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The role of Hong Kong in developing Chinese civil society

by Thomas Chan and John Cheng

Chung To will never forget the night the mainland police stormed into his office at midnight, took his staff away –– including one who was pregnant –– to the police station and confiscated all the computers. Throughout his 16 years of work in mainland China, To has been under constant surveillance by authorities, his emails and his whereabouts closely monitored.

Chung To, founder of Chi Heng Foundation

To is the founder of Chi Heng Foundation, a Hong Kong non-governmental organisation (NGO) working on the prevention of HIV/AIDS and supporting AIDS orphans in the Mainland. His experience illustrates the kind of challenges faced by NGOs working in the Mainland and has been shared to varying degrees by many others.

Before China’s policy of opening up and reform in the 1980s, there was no room for any organisations that were not under the direct control of the Communist Party. During the 1980s, non-profit projects and groups started to appear. Still, few in China had heard of NGOs until 1995 when the United Nations’ 4th World Conference on Women was held in Beijing. Parallel with the main conference, an NGO forum was held outside of the capital in the suburb of Huairou which was attended by tens of thousands of activists from all over the world. This inspired some Chinese to start thinking about setting up their own NGOs or working for the international NGOs that were already in China.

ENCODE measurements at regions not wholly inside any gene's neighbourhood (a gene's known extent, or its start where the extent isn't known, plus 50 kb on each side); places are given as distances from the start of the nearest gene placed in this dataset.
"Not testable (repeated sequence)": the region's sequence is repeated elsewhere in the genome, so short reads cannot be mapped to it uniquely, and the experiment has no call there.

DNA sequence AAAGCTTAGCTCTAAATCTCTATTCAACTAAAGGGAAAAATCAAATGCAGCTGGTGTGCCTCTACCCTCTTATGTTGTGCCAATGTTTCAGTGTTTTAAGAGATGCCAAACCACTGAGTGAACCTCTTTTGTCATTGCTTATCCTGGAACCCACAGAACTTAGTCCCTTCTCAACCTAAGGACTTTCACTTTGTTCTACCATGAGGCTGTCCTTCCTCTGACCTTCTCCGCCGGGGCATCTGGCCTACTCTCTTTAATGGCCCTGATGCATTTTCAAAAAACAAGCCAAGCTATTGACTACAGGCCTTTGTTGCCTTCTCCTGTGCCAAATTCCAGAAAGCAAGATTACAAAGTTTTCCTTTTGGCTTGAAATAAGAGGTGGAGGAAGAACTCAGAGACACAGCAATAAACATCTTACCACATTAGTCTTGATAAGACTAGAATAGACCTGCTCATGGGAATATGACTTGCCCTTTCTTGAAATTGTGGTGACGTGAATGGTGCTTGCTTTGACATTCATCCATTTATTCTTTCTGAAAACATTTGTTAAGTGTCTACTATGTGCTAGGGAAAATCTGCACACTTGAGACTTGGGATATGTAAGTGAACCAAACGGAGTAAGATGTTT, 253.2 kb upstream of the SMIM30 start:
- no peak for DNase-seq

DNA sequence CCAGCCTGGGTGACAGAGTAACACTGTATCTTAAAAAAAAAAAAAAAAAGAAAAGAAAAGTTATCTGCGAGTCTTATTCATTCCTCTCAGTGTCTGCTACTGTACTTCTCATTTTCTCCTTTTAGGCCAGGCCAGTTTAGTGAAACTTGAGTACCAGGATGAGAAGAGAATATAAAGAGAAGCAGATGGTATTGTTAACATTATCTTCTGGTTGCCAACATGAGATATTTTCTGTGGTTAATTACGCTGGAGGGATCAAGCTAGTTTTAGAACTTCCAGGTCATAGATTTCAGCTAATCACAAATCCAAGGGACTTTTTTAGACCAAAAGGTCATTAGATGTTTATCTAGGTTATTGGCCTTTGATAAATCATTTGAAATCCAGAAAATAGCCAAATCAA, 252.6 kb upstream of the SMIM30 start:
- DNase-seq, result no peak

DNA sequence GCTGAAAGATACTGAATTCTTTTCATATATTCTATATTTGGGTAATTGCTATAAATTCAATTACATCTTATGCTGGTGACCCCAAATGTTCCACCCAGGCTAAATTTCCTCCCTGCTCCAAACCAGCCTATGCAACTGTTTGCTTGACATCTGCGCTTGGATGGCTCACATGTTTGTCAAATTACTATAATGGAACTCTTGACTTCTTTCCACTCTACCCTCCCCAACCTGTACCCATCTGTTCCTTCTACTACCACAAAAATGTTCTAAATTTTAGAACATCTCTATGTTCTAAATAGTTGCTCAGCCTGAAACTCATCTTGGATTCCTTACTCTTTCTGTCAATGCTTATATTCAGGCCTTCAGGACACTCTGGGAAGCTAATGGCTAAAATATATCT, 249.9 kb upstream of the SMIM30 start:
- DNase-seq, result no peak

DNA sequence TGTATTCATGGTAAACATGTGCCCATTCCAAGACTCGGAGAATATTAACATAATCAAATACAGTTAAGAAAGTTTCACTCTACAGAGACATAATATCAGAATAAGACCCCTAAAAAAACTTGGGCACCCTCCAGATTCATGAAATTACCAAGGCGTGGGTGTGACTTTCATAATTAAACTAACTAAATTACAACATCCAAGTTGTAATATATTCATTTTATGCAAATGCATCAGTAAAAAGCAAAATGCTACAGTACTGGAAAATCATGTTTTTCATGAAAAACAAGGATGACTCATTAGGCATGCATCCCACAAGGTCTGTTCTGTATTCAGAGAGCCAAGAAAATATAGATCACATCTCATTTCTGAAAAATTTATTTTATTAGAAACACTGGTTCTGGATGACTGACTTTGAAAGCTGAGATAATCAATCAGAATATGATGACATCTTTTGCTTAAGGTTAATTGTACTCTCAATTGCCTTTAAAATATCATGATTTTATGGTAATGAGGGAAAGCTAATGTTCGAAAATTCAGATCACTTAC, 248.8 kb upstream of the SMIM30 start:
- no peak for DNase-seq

Throughout the 1990s, NGOs continued to grow despite the challenges of operating in a grey area and, in the aftermath of the Sichuan earthquake in 2008, thousands of local NGOs emerged to assist in relief work.

But while NGOs have become one of the driving forces of the development of civil society in China, the definition of an NGO in China is not as clear cut as in some other countries. Although NGOs are usually understood to be independent of any government, in China some are sponsored by the government. These are called government-organised NGOs, or GONGOs.

Official figures released by China’s Ministry of Civil Affairs state there are an estimated 490,000 civic organisations in China as of 2012. But Zhu Jiangang, director of the Institute for Civil Society of Sun Yat-sen University says that when the western definition of NGOs, which emphasises their autonomy, is applied, the real figure is closer to 3500.

The lack of a proper legal framework for NGOs means that it is almost impossible for them to register independently as legal entities. Instead they are required to find a government department to act as a patron. This has resulted in thousands of unregistered grassroots NGOs across China.

The inability to register makes NGOs vulnerable to crackdowns from authorities and affects their ability to obtain funding, hire staff and organise events. Those that choose to register as companies are liable to high taxes. Many NGOs also struggle with constant surveillance, interference and sometimes suppression from the police and local authorities.